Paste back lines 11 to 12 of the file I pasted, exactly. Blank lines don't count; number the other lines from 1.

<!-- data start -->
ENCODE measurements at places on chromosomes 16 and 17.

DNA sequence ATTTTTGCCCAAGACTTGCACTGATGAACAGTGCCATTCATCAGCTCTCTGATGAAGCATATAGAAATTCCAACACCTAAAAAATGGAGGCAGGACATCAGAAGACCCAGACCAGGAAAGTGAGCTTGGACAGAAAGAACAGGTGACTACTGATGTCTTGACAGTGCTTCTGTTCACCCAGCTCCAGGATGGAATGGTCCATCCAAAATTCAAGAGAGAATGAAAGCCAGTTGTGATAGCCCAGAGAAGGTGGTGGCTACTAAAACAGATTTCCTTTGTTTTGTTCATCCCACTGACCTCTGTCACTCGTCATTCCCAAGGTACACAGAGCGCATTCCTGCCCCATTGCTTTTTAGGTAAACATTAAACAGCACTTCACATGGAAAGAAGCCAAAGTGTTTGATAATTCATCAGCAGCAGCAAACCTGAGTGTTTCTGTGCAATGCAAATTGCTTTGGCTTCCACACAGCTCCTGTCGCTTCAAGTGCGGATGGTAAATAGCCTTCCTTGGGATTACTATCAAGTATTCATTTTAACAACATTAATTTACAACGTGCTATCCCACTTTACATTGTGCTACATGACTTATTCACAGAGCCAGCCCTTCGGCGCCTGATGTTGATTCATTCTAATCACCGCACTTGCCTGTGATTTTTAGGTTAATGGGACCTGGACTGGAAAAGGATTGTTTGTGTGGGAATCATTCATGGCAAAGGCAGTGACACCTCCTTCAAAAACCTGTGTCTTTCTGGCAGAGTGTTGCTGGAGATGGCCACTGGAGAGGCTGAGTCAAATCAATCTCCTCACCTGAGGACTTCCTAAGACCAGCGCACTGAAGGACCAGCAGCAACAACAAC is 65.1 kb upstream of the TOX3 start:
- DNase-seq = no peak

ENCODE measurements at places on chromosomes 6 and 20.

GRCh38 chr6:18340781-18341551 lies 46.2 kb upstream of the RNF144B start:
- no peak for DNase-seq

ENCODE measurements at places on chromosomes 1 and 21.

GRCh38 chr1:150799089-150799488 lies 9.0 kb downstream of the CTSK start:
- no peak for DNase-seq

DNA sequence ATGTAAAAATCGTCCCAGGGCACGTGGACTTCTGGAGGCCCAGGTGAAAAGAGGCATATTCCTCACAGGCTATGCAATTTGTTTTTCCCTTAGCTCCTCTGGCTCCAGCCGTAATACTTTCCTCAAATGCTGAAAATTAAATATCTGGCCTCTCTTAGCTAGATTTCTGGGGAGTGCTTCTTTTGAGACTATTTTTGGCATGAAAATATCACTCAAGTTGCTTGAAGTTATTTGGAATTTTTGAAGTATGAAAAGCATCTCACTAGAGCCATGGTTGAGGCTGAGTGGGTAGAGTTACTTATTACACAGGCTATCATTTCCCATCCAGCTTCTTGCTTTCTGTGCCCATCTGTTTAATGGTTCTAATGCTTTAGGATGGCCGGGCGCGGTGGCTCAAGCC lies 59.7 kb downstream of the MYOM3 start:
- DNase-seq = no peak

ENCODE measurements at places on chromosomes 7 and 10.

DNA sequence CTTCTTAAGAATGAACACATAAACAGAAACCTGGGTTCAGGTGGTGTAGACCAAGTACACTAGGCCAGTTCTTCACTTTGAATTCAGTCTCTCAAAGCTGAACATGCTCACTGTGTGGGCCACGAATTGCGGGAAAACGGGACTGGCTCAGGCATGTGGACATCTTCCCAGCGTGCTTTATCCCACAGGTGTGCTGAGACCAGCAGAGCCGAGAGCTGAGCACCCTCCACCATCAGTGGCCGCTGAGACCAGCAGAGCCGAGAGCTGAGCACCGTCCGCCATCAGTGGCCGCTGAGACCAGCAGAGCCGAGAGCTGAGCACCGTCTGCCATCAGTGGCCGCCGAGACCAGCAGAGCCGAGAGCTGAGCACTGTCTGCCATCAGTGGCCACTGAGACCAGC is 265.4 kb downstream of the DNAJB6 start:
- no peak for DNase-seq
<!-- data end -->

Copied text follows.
- DNase-seq = no peak

ENCODE measurements at places on chromosomes 7 and 10.